Scientists declare gene-editing war on pests
Should all pests be wiped out? New Zealand’s government plans to kill all rats and invasive predators by 2050. Some want to use genetic modification, but others warn of ecological disaster.
The world is home to an estimated seven billion rats. However, their population could be about to take a large dent — and may even be wiped out entirely.
That is because the New Zealand government wants to kill every single invasive predator in the country by 2050. This includes rats, weasels and stoats.
These pests are not native New Zealanders. About 800 years ago, the only land mammals in the country were bats. This lack of predators made it a paradise for birds — many of which gradually lost the power of flight to scurry harmlessly along the ground.
That all changed when humans introduced rats and other predators to the islands. Between them, they eat over 26 million chicks and eggs every year, and have helped drive 42% of the nation’s birds to extinction.
A radical solution has been proposed. Rather than traditional poisons and traps, some want to use cutting-edge genetic modification to wipe out the rat population.
A technique called “gene drives” allows scientists to edit the DNA of animals, guaranteeing that certain genes are transmitted. For example, rats could be genetically modified to only pass on male sex genes. This would ensure that all future generations were male, making reproduction impossible and leading to extinction.
But some are horrified by the idea. Biologist Kevin Esvelt claims the technique is “uncontrollable” and that the rat-killing gene could escape New Zealand to spread across the globe. Journalist Peter Franklin called it “the genetic equivalent of a nuclear bomb”.
Despite these worries, scientists think “gene drives” could be used to tackle other deadly pests. For example, 10,000 genetically modified mosquitoes are being released in Burkina Faso over the next year to see whether this can eradicate malaria in the area. If it works, the idea could save hundreds of thousands of lives.
Another bug in the crosshairs is the tsetse fly. Native to tropical Africa, it transmits a fatal disease called “sleeping sickness”.
But should we genetically engineer animal extinction?
Playing God will lead to misery, some say. Ecosystems are finely balanced. While rats seem like pests, they provide food for countless other animals. Annihilating a whole species could have perilous, unseen consequences. Furthermore, we must not forget that these creatures are still animals. It is immoral to kill living things on such a scale.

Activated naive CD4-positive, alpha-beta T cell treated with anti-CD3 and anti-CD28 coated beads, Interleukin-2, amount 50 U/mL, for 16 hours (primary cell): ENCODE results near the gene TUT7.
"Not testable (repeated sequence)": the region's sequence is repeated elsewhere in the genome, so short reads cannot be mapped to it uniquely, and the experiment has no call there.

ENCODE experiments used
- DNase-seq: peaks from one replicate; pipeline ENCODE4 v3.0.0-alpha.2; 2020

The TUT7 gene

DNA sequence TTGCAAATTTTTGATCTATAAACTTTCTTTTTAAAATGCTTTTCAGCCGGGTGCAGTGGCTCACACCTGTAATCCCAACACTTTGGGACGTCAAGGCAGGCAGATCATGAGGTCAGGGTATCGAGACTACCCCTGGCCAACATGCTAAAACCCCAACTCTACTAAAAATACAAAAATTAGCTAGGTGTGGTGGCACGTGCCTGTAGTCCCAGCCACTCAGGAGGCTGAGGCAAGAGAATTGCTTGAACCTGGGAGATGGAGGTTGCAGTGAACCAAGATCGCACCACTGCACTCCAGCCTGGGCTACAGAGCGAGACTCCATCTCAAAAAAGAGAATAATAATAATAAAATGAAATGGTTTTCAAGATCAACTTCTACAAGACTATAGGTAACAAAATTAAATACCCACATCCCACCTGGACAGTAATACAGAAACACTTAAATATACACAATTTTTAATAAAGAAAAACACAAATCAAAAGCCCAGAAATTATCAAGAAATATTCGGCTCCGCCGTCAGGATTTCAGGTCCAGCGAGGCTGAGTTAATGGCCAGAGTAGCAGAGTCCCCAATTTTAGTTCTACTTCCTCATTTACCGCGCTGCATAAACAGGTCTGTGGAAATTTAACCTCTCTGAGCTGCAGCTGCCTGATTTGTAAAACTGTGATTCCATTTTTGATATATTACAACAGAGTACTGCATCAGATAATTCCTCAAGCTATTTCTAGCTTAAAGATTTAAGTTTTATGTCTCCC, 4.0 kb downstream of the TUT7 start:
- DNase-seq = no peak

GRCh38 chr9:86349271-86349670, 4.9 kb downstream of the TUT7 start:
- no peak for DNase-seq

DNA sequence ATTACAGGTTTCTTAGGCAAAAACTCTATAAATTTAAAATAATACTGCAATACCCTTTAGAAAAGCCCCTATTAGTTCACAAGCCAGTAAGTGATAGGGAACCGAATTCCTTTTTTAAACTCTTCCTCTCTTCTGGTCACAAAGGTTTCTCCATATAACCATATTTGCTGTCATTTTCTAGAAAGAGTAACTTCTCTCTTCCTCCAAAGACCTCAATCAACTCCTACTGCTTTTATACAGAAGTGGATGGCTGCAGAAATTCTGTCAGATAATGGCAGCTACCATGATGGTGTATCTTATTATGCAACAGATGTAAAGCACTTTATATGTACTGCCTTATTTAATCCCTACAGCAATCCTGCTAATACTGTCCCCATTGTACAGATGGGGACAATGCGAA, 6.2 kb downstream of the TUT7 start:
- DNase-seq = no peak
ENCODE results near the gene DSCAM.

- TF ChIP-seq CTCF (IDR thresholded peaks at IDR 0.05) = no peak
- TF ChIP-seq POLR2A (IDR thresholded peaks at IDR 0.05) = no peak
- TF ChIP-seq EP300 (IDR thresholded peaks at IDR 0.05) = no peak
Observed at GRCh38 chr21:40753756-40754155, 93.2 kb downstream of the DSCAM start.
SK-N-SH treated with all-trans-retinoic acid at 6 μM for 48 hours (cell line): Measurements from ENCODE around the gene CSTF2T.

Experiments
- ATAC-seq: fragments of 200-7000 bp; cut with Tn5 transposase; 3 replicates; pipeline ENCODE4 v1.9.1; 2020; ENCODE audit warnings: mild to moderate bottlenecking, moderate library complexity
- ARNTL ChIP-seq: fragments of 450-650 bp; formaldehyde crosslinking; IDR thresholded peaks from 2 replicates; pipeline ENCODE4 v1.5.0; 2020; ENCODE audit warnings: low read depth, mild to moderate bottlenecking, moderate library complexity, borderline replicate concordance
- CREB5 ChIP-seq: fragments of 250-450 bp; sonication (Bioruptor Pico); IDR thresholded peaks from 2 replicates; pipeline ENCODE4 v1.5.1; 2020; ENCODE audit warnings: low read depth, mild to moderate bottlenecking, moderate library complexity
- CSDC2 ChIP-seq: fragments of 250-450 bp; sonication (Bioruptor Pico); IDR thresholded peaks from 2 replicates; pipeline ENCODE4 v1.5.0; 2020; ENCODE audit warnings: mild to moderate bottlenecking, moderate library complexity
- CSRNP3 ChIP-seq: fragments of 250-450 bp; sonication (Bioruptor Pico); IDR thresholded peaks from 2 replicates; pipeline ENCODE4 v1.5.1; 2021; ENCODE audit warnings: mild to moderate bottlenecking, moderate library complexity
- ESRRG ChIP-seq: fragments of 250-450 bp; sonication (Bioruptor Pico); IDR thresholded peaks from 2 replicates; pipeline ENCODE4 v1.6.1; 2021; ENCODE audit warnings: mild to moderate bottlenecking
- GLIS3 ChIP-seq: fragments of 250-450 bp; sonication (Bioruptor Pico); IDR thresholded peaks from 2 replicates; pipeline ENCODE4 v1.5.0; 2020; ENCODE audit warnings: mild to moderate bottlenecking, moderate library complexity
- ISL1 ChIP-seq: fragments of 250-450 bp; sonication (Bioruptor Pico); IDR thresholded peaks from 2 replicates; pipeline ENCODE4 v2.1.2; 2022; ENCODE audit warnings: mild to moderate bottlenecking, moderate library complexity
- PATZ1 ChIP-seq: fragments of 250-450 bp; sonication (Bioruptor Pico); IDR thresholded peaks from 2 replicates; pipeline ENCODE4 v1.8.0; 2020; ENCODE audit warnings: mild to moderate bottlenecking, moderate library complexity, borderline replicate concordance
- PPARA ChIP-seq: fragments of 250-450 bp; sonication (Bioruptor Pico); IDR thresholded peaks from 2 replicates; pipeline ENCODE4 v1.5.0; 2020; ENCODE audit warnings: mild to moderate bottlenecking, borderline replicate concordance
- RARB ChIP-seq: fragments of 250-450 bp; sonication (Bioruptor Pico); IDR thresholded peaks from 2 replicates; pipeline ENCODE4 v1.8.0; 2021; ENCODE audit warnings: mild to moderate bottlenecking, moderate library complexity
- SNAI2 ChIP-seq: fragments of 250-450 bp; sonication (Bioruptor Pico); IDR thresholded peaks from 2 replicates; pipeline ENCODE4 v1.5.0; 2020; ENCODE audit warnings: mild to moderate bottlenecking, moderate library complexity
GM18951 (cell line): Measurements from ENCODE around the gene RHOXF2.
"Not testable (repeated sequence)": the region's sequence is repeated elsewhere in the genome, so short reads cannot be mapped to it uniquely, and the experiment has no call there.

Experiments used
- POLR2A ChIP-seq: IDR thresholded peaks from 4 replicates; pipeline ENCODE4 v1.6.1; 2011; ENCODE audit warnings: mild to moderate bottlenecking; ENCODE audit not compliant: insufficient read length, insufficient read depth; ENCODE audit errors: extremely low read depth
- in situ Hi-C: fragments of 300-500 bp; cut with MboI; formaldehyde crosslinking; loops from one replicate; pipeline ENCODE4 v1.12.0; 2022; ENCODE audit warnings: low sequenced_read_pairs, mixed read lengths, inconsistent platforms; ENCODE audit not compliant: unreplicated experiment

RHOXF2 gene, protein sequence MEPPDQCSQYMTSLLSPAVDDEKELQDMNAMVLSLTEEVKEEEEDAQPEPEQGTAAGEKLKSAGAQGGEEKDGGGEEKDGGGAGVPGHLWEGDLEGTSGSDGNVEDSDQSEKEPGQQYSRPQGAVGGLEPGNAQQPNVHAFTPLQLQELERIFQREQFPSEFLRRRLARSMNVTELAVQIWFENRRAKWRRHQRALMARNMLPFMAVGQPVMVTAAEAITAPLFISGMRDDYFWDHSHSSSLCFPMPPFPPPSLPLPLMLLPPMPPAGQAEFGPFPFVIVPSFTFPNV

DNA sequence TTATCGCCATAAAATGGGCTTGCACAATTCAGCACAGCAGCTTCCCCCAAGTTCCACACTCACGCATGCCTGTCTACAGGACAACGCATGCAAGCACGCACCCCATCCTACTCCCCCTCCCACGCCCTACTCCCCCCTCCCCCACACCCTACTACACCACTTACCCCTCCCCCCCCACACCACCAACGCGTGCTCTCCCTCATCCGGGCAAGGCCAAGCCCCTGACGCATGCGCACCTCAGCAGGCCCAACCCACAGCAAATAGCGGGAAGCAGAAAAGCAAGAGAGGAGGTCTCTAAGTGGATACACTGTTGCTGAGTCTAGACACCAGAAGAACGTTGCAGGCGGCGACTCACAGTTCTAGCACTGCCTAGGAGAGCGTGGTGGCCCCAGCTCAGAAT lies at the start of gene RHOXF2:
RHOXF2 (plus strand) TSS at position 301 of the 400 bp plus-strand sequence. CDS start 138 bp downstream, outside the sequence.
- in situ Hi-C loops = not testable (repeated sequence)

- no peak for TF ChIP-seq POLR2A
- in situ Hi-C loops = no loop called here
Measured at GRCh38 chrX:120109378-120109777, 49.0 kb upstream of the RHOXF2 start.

The benefits outweigh the risks, reply others. These creatures cause pain and death to thousands of people. The human cost trumps the suffering of insects and pests. What is more, genetic modification is painless and humane compared to killing with traps and poison. We must be bold and embrace the technology.
- Is it right to make rats extinct?
- Should we genetically modify animals?
- Define the term “pest” in your own words. Compare your definition with that of others in your class. Do you think rats qualify as “pests” under your definition?
- Watch the second video from Fw:Thinking in Become An Expert. Give yourself 10 minutes to write a response to this statement: “Gene drives will immensely benefit humanity. Discuss.”
Some People Say...
“If a mosquito has a soul, it is mostly evil.”Douglas Hofstadter, US Professor of Cognitive Science
What do you think?
Q & A
- What do we know?
- There are no definite plans to use gene drives to exterminate rats in New Zealand. There are a number of technological and political obstacles to overcome before the research can begin. A survey of 8,000 New Zealanders found that 32% of people were in favour of using genetic modification to kill pests, and 18% were against. Meanwhile, the mosquitoes that will be released in Burkina Faso are part of an experiment by the research consortium Target Malaria.
- What do we not know?
- We do not fully know the consequences of the technology. And it is unclear if authorities could contain all genetically modified rats within New Zealand. Furthermore, the gene drive process itself may have unintended consequences (for example, it could cause unexpected mutations in subject animals).
- Power of flight
- A famous example is the Kiwi. The bird is the national symbol of New Zealand.
- Poisons and traps
- These methods have led to successful rat eradication in some places. The largest island cleared of rats is Australia’s Macquarie Island. However, New Zealand is 2,000 times bigger.
- Gene drives
- The process can occur in nature as well as being engineered by humans. Bill Gates has donated $75 million to gene drive research, principally for its disease-defeating potential.
- Hundreds of thousands
- According to the World Health Organisation (WHO) there were 438,000 malaria deaths in 2015.
- Sleeping sickness
- The scientific name of the condition is Trypanosomiasis. According to the WHO, there were 2,804 recorded cases of the disease in 2015. The organization aims to eliminate the disease as a public health problem by 2020.